Well, I have finally finished reading The Penultimate Truth by Philip K. Dick. It has been really hard to find time to read lately. Or really, it has been really hard to find time to read for recreation. I have been doing a great deal of reading, just not material of my choice. However I have finally found the time to finish The Penultimate Truth. I started reading the book because of its similarities to Fallout 3.
The story follows a character named Nick St. James, who is the president of an underground fallout shelter. He and millions of others have been living underground for years in shelters while the world above them was engaged in a nuclear war. Or at least this is what they have been told. When an important member of the shelter falls ill and is in need of medical supplies, Nick St. James leaves to find help, but only finds that things are not exactly as they have been told.
Or at least that’s what the back of the book and the first couple of chapters would have you believe. In the end, the story centers around a different group of characters, leaving Nick at the wayside for the majority of the story. The plot still remains interesting enough, but it was surprising how the story did not at all go in the direction I was expecting.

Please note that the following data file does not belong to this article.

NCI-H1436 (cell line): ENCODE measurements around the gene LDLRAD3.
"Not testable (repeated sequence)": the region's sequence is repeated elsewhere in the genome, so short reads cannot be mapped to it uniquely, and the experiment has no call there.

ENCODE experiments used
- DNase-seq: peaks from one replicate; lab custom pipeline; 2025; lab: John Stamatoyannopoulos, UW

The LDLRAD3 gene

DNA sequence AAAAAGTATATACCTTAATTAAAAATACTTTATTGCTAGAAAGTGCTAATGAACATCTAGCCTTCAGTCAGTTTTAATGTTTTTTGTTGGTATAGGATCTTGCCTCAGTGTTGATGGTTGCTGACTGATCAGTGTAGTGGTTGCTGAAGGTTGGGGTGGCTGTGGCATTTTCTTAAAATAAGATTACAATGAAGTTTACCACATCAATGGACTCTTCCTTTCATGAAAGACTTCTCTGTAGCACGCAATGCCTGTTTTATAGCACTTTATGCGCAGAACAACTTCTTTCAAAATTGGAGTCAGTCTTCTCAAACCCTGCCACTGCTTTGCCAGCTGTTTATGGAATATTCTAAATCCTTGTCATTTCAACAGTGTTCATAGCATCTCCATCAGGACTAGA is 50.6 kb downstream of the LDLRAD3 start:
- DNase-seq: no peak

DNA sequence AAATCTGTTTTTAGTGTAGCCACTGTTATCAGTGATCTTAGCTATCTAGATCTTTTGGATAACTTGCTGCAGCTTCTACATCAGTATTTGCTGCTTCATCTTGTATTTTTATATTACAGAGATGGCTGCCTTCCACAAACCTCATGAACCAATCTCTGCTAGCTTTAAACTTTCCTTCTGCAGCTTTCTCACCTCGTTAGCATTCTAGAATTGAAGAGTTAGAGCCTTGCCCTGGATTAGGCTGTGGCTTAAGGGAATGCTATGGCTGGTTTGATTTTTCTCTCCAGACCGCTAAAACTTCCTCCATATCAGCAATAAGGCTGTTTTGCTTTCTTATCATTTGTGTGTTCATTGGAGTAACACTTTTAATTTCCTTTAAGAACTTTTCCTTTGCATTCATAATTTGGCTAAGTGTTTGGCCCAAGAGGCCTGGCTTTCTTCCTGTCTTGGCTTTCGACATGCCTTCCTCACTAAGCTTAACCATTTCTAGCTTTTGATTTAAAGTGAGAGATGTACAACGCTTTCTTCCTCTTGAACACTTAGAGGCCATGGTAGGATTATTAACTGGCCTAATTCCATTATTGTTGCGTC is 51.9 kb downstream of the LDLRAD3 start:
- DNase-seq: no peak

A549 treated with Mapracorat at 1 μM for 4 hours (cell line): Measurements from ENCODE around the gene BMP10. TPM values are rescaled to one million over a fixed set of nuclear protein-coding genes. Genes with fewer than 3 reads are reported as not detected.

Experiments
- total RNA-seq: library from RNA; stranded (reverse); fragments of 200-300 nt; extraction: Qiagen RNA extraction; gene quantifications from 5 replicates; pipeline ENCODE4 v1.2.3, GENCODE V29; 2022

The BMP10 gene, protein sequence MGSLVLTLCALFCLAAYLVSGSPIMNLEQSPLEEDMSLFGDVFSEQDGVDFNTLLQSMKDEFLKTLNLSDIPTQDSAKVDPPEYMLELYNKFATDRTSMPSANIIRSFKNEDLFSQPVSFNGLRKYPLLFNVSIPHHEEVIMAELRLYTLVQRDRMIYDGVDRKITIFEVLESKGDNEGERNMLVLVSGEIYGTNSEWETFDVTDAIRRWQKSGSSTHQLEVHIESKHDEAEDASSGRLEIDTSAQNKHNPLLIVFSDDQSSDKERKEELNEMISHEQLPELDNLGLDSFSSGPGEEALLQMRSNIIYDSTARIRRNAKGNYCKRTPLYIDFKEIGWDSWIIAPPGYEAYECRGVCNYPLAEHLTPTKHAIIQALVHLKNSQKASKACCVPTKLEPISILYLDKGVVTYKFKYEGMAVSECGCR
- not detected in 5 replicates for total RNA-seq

There are a few notable similarities between this and Fallout, but not enough to claim plagiarism. At worst a few details of the Fallout 3 universe were inspired by the book, but overall the two stories are uniquely their own things. Plus, Fallout 3 was much more interesting in my opinion.
Overall, the book was enjoyable but not a must read. Fallout 3 fans might get some enjoyment out of reading it and seeing another take on a similar topic. Or if you simply like post-apocalyptic stories you could certainly do worse.
I am now moving onto Neuromancer by William Gibson
Case was the sharpest data thief in the Matrix, until an ex-employer crippled his nervous system. Now a new employer has recruited him for a last-chance run against an unthinkably powerful artificial intelligence. With a mirror-eyed girl street-samurai riding shotgun, he’s ready for the silicon-quick, bleakly prophetic adventure that upped the ante on an entire genre of fiction.